VIEW VIDEO On August 17, 2021, the Taliban in Afghanistan, hoping to project an image of moderation, pledged to honor the rights of women, vowing to form an “inclusive Islamic government.” On May 8, 2022, a scant eight months later, the Taliban passed a law requiring women to be covered from head to toe when outside the home. On that same day, the NPR program, Weekend Edition Sunday, quoted a young Afghan woman saying that “enforcing the veil basically disappears women.”
Roman Catholic Supreme Court justices Amy Coney Barret and Brent Kavanaugh vowed to honor settled law during their Senate confirmation hearings, then at the first opportunity began dismantling Roe vs. Wade, joined by their fellow Roman Catholics Samuel Alito and Clarence Thomas. It appears Neil Gorsuch, born and educated as a Catholic, will join their efforts. Each of those five justices were confirmed by senators representing a minority of American voters.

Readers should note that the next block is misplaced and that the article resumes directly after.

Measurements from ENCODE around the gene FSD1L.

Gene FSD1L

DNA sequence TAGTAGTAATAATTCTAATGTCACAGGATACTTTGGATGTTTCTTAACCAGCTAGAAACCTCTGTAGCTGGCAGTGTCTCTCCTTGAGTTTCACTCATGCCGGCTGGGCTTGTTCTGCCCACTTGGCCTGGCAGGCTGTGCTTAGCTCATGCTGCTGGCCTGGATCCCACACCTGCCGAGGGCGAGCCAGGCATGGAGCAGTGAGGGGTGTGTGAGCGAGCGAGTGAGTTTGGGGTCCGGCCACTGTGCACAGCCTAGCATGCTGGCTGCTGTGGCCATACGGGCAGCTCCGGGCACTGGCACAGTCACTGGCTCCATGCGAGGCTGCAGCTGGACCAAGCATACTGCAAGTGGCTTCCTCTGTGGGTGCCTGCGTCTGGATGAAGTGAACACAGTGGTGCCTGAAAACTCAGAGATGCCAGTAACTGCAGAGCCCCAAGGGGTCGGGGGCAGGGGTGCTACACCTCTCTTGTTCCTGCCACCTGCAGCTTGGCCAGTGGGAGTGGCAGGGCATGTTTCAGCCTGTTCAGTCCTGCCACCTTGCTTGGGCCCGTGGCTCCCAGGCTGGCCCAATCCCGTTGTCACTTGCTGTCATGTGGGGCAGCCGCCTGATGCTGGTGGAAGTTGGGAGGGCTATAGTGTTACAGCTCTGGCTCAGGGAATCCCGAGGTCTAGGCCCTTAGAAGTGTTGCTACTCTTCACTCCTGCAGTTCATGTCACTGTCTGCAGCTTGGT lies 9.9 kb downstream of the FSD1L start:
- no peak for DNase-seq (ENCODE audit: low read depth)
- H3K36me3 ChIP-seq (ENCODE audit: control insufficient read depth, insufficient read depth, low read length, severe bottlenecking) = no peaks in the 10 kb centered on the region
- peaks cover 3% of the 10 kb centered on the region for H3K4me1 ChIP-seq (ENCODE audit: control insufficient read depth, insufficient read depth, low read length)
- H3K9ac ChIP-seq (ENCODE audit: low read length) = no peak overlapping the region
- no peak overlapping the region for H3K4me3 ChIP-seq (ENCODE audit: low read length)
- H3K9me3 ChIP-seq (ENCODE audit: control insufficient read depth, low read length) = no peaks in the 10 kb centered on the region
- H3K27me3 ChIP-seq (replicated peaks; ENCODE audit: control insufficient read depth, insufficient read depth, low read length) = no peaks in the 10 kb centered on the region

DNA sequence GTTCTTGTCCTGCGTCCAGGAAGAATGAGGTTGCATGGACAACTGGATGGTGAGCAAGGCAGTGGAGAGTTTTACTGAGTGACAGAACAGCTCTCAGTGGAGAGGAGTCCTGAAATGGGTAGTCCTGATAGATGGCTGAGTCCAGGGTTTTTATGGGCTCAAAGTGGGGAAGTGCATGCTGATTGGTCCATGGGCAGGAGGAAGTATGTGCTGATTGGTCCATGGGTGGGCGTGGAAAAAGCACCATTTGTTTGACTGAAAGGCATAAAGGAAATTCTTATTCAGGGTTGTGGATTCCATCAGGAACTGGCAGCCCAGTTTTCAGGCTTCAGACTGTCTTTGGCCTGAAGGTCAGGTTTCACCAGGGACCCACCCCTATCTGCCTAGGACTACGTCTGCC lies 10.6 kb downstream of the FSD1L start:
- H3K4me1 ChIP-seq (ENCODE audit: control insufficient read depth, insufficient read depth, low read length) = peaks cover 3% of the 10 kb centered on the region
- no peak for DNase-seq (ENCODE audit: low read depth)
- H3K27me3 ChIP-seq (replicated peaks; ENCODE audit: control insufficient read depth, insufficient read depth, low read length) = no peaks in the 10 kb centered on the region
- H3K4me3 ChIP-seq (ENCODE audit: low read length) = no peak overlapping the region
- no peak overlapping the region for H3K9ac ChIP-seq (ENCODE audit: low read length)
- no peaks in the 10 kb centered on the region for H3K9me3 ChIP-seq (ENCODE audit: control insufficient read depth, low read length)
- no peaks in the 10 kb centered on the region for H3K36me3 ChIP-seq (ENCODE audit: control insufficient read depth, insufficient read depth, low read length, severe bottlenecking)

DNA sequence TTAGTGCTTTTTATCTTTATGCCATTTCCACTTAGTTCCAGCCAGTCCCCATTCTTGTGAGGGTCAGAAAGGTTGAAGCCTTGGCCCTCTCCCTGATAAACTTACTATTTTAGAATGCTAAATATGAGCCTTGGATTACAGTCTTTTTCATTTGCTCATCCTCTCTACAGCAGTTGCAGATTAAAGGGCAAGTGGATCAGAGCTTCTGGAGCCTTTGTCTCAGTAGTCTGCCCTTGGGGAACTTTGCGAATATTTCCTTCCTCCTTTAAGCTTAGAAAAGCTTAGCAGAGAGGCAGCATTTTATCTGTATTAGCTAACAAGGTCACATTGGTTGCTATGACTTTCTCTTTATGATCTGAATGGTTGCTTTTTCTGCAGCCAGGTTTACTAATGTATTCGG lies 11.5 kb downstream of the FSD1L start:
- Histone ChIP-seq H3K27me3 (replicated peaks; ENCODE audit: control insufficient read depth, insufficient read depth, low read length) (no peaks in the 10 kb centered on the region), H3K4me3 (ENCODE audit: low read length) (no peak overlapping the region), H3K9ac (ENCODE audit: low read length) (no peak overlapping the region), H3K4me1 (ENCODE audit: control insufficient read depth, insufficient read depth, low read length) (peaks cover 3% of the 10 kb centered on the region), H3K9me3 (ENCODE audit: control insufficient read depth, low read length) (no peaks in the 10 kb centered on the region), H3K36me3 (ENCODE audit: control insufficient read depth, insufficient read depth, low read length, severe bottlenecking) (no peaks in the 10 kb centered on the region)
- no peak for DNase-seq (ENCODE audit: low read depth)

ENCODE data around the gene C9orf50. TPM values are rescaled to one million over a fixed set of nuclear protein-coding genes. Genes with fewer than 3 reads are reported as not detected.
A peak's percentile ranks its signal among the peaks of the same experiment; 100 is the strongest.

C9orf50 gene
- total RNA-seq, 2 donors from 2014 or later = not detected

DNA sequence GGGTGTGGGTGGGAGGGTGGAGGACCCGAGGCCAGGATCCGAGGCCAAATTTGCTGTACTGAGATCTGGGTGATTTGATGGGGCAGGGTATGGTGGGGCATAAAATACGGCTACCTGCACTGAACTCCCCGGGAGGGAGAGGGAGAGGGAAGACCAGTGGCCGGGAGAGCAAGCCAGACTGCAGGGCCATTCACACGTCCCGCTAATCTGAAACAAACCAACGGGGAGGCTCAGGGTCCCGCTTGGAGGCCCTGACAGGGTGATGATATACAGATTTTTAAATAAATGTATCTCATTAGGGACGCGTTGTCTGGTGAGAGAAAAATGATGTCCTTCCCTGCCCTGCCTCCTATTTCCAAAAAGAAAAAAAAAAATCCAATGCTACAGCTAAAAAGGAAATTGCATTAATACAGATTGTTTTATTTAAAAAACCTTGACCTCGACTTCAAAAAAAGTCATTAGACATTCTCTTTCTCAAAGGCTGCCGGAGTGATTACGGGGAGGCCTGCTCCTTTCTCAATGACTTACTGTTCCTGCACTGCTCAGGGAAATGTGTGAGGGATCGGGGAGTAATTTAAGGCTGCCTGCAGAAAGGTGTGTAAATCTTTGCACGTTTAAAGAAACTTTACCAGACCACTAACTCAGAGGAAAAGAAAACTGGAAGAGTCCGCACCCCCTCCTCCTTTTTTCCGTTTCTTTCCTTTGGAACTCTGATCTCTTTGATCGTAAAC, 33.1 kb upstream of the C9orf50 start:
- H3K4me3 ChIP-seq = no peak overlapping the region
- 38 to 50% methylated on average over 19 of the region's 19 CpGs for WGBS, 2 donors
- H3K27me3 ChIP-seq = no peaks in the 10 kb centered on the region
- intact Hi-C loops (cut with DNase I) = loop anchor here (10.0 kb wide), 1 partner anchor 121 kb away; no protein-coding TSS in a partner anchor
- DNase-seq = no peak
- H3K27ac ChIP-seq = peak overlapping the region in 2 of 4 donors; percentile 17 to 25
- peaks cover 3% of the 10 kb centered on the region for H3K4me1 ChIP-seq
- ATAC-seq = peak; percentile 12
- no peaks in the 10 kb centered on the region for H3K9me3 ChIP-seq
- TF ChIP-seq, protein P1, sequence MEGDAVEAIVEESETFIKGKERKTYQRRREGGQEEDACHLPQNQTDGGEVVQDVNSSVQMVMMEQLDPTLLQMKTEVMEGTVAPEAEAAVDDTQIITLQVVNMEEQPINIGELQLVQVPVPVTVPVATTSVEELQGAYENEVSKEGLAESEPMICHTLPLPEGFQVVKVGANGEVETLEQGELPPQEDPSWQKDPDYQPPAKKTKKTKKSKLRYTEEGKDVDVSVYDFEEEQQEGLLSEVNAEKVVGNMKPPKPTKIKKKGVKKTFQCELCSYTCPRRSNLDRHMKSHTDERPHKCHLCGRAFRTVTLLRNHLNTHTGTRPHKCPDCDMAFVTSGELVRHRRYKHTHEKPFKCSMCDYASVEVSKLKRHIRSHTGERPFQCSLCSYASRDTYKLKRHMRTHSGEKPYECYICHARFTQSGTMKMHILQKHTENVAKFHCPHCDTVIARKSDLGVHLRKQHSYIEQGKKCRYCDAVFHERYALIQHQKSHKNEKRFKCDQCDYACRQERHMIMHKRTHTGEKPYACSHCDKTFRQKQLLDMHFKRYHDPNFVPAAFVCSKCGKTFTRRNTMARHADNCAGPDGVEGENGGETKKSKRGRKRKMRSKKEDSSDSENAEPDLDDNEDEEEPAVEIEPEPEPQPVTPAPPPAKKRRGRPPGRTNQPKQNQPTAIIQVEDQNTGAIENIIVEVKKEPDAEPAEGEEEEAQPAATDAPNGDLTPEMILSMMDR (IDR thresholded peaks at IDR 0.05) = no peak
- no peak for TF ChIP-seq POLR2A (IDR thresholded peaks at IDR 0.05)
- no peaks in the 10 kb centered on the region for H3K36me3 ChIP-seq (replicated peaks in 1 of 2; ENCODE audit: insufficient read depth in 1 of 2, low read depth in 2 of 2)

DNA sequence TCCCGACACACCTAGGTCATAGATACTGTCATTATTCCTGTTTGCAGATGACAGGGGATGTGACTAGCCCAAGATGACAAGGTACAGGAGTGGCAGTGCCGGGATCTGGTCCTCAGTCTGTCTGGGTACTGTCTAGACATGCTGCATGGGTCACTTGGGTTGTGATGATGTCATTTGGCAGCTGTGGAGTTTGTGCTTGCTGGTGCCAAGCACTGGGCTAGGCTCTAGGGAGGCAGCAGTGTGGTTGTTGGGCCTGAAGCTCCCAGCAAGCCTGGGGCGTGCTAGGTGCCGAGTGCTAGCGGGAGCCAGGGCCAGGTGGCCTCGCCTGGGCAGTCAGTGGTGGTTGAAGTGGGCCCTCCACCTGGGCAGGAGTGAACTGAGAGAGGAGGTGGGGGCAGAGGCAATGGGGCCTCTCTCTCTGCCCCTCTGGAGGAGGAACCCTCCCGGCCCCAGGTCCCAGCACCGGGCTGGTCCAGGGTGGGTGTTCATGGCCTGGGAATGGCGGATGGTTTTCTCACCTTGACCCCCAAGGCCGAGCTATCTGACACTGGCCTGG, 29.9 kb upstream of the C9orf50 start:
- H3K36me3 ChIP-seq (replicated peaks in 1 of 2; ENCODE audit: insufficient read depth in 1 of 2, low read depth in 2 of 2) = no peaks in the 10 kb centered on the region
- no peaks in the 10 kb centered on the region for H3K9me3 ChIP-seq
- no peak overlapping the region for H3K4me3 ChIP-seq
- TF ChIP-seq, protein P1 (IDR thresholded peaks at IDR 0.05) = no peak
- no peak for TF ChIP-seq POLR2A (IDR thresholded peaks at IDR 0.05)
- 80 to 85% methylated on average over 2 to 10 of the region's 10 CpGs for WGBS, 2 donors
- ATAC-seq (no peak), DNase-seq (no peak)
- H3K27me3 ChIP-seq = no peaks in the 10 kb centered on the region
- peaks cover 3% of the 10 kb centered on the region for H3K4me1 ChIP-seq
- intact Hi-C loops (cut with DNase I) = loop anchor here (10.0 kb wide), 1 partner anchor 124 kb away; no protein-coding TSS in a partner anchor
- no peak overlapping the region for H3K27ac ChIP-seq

In Russia, Patriarch Kirill of the Russian Orthodox Church, has called Vladimir Putin’s leadership a “great miracle of God,” and in a recent speech said the people in Ukraine were “evil forces”, stating “we must not allow dark and hostile external forces to laugh at us.”
The danger of state-affiliated religion was expressed by Robert Ingersoll, the Great Agnostic, who said of America’s founders, “They knew that to put God in the constitution was to put man out. They knew that the recognition of a Deity would be seized upon by fanatics and zealots as a pretext for destroying the liberty of thought. They knew the terrible history of the church too well to place in her keeping, or in the keeping of her God, the sacred rights of man. They intended that all should have the right to worship or not to worship, that our laws should make no distinction on account of creed. They intended to found and frame a government for mankind and for mankind alone. They wished to preserve the individuality of all to prevent the few from governing the many and the many from persecuting and destroying the few.”